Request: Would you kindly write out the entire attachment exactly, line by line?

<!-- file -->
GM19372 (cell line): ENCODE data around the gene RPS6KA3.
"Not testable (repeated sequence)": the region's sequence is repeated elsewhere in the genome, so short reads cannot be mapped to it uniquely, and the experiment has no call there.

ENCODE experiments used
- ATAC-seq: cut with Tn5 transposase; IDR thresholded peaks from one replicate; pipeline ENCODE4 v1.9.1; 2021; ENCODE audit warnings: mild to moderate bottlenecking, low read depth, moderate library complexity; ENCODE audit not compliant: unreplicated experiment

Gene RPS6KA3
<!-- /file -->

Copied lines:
GM19372 (cell line): ENCODE data around the gene RPS6KA3.
"Not testable (repeated sequence)": the region's sequence is repeated elsewhere in the genome, so short reads cannot be mapped to it uniquely, and the experiment has no call there.

ENCODE experiments used
- ATAC-seq: cut with Tn5 transposase; IDR thresholded peaks from one replicate; pipeline ENCODE4 v1.9.1; 2021; ENCODE audit warnings: mild to moderate bottlenecking, low read depth, moderate library complexity; ENCODE audit not compliant: unreplicated experiment

Gene RPS6KA3